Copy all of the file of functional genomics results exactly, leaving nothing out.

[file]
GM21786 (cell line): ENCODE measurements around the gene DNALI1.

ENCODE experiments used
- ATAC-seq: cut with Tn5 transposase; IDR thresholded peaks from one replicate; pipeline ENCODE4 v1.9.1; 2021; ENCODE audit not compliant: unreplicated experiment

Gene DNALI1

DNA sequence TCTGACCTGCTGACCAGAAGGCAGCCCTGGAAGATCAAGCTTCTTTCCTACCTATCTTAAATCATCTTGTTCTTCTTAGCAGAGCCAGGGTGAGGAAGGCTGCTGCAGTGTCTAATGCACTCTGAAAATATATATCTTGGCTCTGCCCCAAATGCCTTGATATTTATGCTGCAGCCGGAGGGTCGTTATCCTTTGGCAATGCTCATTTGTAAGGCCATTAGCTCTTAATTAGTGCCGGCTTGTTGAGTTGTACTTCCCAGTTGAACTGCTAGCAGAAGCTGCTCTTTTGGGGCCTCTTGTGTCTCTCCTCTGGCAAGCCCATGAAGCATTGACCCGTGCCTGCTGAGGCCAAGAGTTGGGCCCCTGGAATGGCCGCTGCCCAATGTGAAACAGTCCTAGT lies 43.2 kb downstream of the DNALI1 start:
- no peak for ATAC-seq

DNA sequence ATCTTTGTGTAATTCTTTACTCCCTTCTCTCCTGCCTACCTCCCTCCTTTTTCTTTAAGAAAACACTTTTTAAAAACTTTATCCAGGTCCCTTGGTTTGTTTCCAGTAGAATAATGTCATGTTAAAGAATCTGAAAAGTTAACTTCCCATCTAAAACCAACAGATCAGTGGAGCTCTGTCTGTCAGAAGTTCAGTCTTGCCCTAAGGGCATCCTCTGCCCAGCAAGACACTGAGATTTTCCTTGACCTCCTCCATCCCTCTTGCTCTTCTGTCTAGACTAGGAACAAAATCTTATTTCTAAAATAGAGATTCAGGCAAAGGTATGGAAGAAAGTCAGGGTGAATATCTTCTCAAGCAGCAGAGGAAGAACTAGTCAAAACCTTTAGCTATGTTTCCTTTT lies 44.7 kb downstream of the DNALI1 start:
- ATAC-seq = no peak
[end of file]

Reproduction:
GM21786 (cell line): ENCODE measurements around the gene DNALI1.

ENCODE experiments used
- ATAC-seq: cut with Tn5 transposase; IDR thresholded peaks from one replicate; pipeline ENCODE4 v1.9.1; 2021; ENCODE audit not compliant: unreplicated experiment

Gene DNALI1

DNA sequence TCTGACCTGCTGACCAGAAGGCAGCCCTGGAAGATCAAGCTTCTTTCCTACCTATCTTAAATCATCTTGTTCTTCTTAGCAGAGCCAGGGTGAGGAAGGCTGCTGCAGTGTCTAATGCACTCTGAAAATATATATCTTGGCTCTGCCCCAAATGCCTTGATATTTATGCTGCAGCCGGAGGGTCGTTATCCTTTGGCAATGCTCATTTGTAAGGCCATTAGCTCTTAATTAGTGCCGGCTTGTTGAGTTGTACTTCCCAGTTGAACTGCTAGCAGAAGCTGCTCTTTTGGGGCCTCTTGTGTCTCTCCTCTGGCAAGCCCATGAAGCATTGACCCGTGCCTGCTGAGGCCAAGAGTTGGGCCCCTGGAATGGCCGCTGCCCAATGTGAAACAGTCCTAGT lies 43.2 kb downstream of the DNALI1 start:
- no peak for ATAC-seq

DNA sequence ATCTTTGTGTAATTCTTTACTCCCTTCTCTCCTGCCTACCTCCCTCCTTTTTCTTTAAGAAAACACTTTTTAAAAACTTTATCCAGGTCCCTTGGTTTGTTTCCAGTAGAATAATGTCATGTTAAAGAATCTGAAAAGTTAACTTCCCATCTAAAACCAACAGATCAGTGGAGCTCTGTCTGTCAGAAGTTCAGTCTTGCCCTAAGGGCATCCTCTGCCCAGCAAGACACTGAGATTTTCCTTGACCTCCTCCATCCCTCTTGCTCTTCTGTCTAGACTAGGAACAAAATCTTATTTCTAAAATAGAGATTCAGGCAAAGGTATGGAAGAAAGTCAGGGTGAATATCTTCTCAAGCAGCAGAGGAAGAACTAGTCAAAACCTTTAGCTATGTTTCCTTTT lies 44.7 kb downstream of the DNALI1 start:
- ATAC-seq = no peak